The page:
Whilst breastfeeding provides the perfect nutritional balance, it also allows you to have skin to skin contact with your baby which is so important for the bonding process and close eye contact is also maintained. As your baby sucks, this stimulates hormones that make your uterus contract, which helps you to return to your pre pregnancy weight more quickly.


There are 7 – 10 grams of protein in each litre of breast milk.  Whey and casein are the two main proteins found in breast milk.  Whey protein is very easily digested, and this is the protein that newborn artificial formulas are based upon.  Initially, 60% of breastmilk protein will be whey whilst the remaining 40% will be casein.  As the breastmilk matures, the amount of casein will increase so the ratio ends up being 50:50.  Casein requires more energy for digestion, and whey is always easier to digest.  Both of these proteins in breastmilk are easier for the baby to digest than the same proteins when they are in artificial cow’s milk formula.


In order for you to remain calm and comfortable, you will need to have some sort of routine in place.  Maybe you have a favourite chair you could sit in to feed such as a rocking chair or an armchair where your back is well supported.  Breastfeeding in bed is not the best idea, your back will get really sore as it needs to be well supported.  Perhaps you might consider having a pillow on your lap to support baby or a stool to elevate your feet on.  Take your time and don’t feel rushed.  This is special Mum/bub time together.  Remember that in the early days, you are both learning to breastfeed together.

Remember that it is quite normal for a newborn baby to breastfeed 10 -12 times in 24 hours.  Wow, that’s a lot of feeding but perfectly normal.  It won’t always be like this, as baby gets a little older they may feed 6-8 times in 24 hours (that’s better isn’t it!).  If you have an amazing baby that likes to sleep at night just feed more often during the day (wake them every 3 hours to do this if he/she is sleeping for an extended time at night).  And remember that feeds are timed from the beginning of one feed to the beginning of the next.  Let me give you an example:  If your baby is having 3 hourly feeds and is fed at 12pm the next feed will be due at 3pm, and this is regardless of how long the feed takes.  The feed could take one hour and you may not finish feeding until 1pm, but as you started at 12pm the next feed is still due at 3pm.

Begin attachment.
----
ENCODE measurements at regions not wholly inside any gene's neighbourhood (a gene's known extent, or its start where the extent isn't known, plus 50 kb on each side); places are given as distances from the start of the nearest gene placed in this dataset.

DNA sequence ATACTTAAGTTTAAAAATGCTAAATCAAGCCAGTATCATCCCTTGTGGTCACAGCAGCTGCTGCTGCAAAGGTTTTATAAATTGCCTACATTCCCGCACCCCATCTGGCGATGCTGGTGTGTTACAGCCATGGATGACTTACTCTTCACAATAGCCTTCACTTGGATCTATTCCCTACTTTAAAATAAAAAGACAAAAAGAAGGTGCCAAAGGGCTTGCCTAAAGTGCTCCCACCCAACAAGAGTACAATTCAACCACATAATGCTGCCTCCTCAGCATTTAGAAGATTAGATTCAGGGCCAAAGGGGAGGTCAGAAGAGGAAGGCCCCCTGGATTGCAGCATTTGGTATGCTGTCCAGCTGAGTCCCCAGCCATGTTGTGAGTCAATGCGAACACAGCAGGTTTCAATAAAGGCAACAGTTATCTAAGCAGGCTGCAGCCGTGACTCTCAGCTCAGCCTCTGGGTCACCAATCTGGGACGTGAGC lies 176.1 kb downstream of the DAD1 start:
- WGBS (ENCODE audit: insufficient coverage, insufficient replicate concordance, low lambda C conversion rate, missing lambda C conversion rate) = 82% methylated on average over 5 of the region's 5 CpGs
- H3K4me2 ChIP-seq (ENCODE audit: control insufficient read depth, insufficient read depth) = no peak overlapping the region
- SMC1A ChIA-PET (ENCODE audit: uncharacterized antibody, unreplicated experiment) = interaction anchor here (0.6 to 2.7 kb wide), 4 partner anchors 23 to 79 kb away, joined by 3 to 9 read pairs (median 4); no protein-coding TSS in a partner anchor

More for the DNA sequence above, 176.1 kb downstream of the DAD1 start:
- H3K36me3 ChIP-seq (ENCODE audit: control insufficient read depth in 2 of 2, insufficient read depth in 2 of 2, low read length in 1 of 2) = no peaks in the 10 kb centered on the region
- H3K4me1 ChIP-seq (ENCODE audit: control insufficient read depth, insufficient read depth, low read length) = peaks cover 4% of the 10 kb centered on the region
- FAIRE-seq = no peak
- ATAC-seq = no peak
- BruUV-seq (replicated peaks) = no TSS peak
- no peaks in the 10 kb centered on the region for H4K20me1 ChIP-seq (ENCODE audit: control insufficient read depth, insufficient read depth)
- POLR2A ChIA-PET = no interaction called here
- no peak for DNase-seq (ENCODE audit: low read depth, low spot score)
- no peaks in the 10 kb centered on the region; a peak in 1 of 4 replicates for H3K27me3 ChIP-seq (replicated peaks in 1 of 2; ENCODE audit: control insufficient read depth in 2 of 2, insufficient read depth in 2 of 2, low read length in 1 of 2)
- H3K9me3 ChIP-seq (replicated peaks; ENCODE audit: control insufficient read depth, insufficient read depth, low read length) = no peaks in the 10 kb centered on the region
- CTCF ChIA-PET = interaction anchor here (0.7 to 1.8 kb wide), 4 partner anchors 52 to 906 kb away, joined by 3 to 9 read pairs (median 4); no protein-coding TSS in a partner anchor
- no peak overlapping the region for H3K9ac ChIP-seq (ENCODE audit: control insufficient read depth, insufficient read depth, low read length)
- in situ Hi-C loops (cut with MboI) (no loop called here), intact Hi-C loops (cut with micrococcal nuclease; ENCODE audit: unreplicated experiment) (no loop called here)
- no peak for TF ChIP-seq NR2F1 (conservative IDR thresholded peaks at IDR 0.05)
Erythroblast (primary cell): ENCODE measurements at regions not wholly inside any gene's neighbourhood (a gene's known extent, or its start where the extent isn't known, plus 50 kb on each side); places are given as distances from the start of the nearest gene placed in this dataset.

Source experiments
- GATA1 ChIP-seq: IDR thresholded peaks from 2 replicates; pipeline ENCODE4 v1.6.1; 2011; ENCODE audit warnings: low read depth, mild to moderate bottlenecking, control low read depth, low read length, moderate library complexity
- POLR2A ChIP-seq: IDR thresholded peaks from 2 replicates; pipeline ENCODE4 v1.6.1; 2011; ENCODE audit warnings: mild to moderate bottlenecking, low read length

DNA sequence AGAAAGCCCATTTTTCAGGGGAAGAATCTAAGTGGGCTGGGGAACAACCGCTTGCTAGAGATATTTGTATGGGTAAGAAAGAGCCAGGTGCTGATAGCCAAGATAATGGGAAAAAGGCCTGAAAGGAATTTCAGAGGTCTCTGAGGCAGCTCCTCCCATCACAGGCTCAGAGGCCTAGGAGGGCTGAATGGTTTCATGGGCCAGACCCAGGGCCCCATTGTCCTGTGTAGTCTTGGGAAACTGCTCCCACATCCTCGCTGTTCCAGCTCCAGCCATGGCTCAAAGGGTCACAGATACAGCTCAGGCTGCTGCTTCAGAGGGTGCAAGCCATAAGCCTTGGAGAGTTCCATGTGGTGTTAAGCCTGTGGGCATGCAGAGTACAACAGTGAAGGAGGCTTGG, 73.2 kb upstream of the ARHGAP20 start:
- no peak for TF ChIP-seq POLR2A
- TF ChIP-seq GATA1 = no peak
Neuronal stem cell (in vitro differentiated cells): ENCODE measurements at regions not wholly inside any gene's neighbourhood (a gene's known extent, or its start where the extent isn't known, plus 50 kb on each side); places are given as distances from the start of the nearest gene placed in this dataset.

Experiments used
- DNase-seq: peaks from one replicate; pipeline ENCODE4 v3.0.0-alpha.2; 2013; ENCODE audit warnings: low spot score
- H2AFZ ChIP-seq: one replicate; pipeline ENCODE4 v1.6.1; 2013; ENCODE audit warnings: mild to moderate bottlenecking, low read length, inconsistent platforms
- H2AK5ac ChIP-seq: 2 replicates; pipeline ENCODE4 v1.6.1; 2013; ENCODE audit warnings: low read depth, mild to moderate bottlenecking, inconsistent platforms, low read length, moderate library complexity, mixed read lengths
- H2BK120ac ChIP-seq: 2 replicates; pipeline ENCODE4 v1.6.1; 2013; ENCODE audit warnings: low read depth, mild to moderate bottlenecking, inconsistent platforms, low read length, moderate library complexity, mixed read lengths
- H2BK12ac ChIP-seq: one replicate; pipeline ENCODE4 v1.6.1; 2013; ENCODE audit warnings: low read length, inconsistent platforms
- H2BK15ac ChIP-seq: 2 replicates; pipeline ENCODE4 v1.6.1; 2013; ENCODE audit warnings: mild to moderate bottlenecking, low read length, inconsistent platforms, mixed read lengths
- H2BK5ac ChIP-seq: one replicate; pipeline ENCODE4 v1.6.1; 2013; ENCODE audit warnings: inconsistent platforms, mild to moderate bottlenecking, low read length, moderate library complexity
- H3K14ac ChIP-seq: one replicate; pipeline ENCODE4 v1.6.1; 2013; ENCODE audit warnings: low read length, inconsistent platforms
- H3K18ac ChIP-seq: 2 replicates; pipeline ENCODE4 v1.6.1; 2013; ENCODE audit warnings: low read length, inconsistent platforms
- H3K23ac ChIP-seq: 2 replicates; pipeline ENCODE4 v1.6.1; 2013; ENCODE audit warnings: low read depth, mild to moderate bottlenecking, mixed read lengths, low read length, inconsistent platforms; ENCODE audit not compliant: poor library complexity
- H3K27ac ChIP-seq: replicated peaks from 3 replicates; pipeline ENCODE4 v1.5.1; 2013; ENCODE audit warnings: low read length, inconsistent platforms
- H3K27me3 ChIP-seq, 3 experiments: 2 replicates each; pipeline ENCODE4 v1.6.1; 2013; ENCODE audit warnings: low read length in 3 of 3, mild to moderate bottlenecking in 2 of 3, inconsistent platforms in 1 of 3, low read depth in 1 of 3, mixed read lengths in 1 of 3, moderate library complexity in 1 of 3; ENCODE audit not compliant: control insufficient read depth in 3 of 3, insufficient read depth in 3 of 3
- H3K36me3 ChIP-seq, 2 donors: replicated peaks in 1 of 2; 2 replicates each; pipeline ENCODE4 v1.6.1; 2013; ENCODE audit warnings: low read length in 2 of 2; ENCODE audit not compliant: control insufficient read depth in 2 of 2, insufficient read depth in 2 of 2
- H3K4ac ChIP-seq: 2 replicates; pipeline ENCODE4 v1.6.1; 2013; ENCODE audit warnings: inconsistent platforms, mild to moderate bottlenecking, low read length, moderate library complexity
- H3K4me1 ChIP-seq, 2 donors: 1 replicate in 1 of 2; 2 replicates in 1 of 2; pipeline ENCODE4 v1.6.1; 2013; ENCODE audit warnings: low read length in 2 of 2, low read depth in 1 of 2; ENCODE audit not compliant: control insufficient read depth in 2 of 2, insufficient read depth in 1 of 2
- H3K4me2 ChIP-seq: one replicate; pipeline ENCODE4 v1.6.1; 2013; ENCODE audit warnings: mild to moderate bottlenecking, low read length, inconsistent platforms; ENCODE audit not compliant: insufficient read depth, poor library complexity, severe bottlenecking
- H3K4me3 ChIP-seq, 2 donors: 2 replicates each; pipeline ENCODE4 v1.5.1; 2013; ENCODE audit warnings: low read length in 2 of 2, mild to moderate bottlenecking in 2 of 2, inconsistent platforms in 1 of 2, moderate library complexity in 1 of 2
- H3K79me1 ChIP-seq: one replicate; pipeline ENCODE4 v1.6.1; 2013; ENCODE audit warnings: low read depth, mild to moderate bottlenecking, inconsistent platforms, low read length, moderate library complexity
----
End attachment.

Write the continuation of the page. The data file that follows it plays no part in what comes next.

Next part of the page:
Successful breastfeeding is I believe a skill, sometimes instinctive and sometimes part of a learning process to master the technique.  Breastfeeding is an interactive process between Mother and baby, where each learns from the other whilst establishing a routine.

The most likely indicator of breastfeeding success is having the support of your partner and other family members.  A Fathers’ attitude towards breastfeeding will have a direct impact upon the choice to breastfeed and successfully breastfeeding.  For this reason, it is so important for Fathers’ to gain as much valuable and informed information as possible around the benefits of breastfeeding for both Mother and baby.


Offer your baby a feed whenever behavioural cues indicate that your baby is hungry.  Don’t wait until you baby is crying excessively and upset as latching on to the breast may then be more difficult.  Crying is a late stage hunger cue.

* Rapid eye movement:  A baby’s eyes move underneath the eyeids indicating that baby is in a light sleep any may shortly wake for feeding.

*  Movement:  Your baby will start to move and stretch and put his/her hands in mouth.

*  Sounds:  Your baby will start to make sounds.

*  Sucking Motions:  Your baby will start sucking motions with her lips and tongue.

*  Rooting:  When the lips or the area around baby’s mouth is touched, the mouth opens wide and the tongue drops, preparing for the nipple to be drawn in.


*  Relax and feel comfortable

*  Sit with your back well supported in a chair preferably with arm supports.  This will allow your arms to more easily support baby and prevent problems of back discomfort.  You may need to rest your feet on a stool depending on your height.

*  Use pillows to support baby.

*  Baby’s head should be tilted slightly back as if sniffing the air. This position will make it easier for your baby to swallow.

*  Baby’s head should be in alignment with his/her body.  It is too difficult to swallow if baby’s head is turned to the side (try turning your head to the side and see how difficult it is to swallow).

*  Line up baby’s nose with your nipple so that they are opposite each other.  This will allow the lowr jaw to come in contact with more of the areola when latching.

*  Always bring your baby to your breast, not take your breast to baby.

Source: Kalnins, Daina (2007) Better Breastfeeding:  A Mother’s Guide To Feeding And Nutrition